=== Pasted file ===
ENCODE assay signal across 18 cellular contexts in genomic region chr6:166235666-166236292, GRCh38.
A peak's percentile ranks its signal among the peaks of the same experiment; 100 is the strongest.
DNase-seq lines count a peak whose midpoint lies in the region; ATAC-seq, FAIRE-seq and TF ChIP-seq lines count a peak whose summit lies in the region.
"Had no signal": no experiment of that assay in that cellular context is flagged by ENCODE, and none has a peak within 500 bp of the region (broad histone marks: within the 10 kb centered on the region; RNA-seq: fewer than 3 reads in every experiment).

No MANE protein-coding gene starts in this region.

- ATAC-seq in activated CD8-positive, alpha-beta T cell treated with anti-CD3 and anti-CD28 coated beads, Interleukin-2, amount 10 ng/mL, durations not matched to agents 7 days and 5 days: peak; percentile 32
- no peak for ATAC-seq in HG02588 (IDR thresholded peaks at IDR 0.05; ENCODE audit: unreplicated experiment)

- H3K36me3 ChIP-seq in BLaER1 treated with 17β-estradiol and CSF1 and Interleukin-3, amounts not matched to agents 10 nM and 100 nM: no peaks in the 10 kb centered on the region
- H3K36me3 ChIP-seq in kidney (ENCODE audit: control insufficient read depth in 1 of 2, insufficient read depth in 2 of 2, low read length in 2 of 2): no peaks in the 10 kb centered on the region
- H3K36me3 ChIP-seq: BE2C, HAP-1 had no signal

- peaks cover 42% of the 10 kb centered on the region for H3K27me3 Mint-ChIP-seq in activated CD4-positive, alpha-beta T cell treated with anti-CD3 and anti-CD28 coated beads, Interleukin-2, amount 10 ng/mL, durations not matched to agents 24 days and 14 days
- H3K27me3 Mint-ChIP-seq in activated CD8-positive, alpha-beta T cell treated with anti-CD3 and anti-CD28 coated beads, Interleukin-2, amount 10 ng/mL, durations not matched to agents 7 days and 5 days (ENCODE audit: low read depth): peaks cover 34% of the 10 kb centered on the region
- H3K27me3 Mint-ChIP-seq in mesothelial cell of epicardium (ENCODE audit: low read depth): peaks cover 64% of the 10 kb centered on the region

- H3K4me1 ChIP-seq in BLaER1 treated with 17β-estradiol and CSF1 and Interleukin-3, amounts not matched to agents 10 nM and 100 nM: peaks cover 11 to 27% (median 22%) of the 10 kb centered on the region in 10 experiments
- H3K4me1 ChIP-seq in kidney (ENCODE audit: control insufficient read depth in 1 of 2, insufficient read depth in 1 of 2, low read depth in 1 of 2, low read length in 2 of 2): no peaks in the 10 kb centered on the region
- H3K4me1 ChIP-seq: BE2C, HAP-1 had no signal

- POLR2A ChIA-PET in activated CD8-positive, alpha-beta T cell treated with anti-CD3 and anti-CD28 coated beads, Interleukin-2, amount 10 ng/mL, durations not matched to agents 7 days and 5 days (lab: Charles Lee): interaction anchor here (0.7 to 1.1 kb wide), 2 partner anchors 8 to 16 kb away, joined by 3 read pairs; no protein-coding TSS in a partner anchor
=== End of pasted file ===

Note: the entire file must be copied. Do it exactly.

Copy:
ENCODE assay signal across 18 cellular contexts in genomic region chr6:166235666-166236292, GRCh38.
A peak's percentile ranks its signal among the peaks of the same experiment; 100 is the strongest.
DNase-seq lines count a peak whose midpoint lies in the region; ATAC-seq, FAIRE-seq and TF ChIP-seq lines count a peak whose summit lies in the region.
"Had no signal": no experiment of that assay in that cellular context is flagged by ENCODE, and none has a peak within 500 bp of the region (broad histone marks: within the 10 kb centered on the region; RNA-seq: fewer than 3 reads in every experiment).

No MANE protein-coding gene starts in this region.

- ATAC-seq in activated CD8-positive, alpha-beta T cell treated with anti-CD3 and anti-CD28 coated beads, Interleukin-2, amount 10 ng/mL, durations not matched to agents 7 days and 5 days: peak; percentile 32
- no peak for ATAC-seq in HG02588 (IDR thresholded peaks at IDR 0.05; ENCODE audit: unreplicated experiment)

- H3K36me3 ChIP-seq in BLaER1 treated with 17β-estradiol and CSF1 and Interleukin-3, amounts not matched to agents 10 nM and 100 nM: no peaks in the 10 kb centered on the region
- H3K36me3 ChIP-seq in kidney (ENCODE audit: control insufficient read depth in 1 of 2, insufficient read depth in 2 of 2, low read length in 2 of 2): no peaks in the 10 kb centered on the region
- H3K36me3 ChIP-seq: BE2C, HAP-1 had no signal

- peaks cover 42% of the 10 kb centered on the region for H3K27me3 Mint-ChIP-seq in activated CD4-positive, alpha-beta T cell treated with anti-CD3 and anti-CD28 coated beads, Interleukin-2, amount 10 ng/mL, durations not matched to agents 24 days and 14 days
- H3K27me3 Mint-ChIP-seq in activated CD8-positive, alpha-beta T cell treated with anti-CD3 and anti-CD28 coated beads, Interleukin-2, amount 10 ng/mL, durations not matched to agents 7 days and 5 days (ENCODE audit: low read depth): peaks cover 34% of the 10 kb centered on the region
- H3K27me3 Mint-ChIP-seq in mesothelial cell of epicardium (ENCODE audit: low read depth): peaks cover 64% of the 10 kb centered on the region

- H3K4me1 ChIP-seq in BLaER1 treated with 17β-estradiol and CSF1 and Interleukin-3, amounts not matched to agents 10 nM and 100 nM: peaks cover 11 to 27% (median 22%) of the 10 kb centered on the region in 10 experiments
- H3K4me1 ChIP-seq in kidney (ENCODE audit: control insufficient read depth in 1 of 2, insufficient read depth in 1 of 2, low read depth in 1 of 2, low read length in 2 of 2): no peaks in the 10 kb centered on the region
- H3K4me1 ChIP-seq: BE2C, HAP-1 had no signal

- POLR2A ChIA-PET in activated CD8-positive, alpha-beta T cell treated with anti-CD3 and anti-CD28 coated beads, Interleukin-2, amount 10 ng/mL, durations not matched to agents 7 days and 5 days (lab: Charles Lee): interaction anchor here (0.7 to 1.1 kb wide), 2 partner anchors 8 to 16 kb away, joined by 3 read pairs; no protein-coding TSS in a partner anchor